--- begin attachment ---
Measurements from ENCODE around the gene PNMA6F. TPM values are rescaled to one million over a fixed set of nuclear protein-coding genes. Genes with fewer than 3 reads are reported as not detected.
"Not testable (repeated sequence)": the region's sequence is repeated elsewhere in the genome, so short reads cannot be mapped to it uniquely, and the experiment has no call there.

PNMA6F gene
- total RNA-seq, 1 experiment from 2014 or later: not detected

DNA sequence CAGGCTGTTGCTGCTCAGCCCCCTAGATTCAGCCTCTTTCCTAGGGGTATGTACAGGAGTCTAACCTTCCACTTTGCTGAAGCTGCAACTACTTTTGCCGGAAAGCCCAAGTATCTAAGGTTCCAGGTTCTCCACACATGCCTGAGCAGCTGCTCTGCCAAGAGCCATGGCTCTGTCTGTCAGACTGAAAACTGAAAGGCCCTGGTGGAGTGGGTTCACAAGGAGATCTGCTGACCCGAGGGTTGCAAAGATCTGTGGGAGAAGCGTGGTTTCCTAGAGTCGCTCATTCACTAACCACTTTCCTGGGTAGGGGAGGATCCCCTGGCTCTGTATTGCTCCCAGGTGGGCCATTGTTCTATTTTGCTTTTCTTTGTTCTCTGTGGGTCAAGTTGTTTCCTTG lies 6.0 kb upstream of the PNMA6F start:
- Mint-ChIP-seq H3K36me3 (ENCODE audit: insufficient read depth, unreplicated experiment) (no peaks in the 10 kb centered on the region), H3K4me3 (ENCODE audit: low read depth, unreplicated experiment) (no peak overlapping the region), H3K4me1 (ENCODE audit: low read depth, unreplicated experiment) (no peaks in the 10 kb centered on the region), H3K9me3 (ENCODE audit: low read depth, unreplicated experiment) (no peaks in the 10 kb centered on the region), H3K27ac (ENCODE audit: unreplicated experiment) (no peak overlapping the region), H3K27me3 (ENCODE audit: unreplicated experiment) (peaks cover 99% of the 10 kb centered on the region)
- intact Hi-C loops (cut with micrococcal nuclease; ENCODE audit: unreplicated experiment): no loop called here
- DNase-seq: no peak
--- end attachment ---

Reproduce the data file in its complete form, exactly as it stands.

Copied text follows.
Measurements from ENCODE around the gene PNMA6F. TPM values are rescaled to one million over a fixed set of nuclear protein-coding genes. Genes with fewer than 3 reads are reported as not detected.
"Not testable (repeated sequence)": the region's sequence is repeated elsewhere in the genome, so short reads cannot be mapped to it uniquely, and the experiment has no call there.

PNMA6F gene
- total RNA-seq, 1 experiment from 2014 or later: not detected

DNA sequence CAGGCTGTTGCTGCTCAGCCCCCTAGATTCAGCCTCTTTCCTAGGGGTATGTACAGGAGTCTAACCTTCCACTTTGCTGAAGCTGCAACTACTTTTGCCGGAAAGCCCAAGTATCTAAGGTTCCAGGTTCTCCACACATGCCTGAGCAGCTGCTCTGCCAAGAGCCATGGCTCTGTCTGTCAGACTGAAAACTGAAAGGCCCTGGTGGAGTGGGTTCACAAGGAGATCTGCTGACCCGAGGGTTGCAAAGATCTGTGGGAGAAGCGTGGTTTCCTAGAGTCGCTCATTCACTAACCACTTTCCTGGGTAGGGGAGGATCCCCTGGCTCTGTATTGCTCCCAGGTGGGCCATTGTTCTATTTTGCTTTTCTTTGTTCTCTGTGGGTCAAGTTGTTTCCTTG lies 6.0 kb upstream of the PNMA6F start:
- Mint-ChIP-seq H3K36me3 (ENCODE audit: insufficient read depth, unreplicated experiment) (no peaks in the 10 kb centered on the region), H3K4me3 (ENCODE audit: low read depth, unreplicated experiment) (no peak overlapping the region), H3K4me1 (ENCODE audit: low read depth, unreplicated experiment) (no peaks in the 10 kb centered on the region), H3K9me3 (ENCODE audit: low read depth, unreplicated experiment) (no peaks in the 10 kb centered on the region), H3K27ac (ENCODE audit: unreplicated experiment) (no peak overlapping the region), H3K27me3 (ENCODE audit: unreplicated experiment) (peaks cover 99% of the 10 kb centered on the region)
- intact Hi-C loops (cut with micrococcal nuclease; ENCODE audit: unreplicated experiment): no loop called here
- DNase-seq: no peak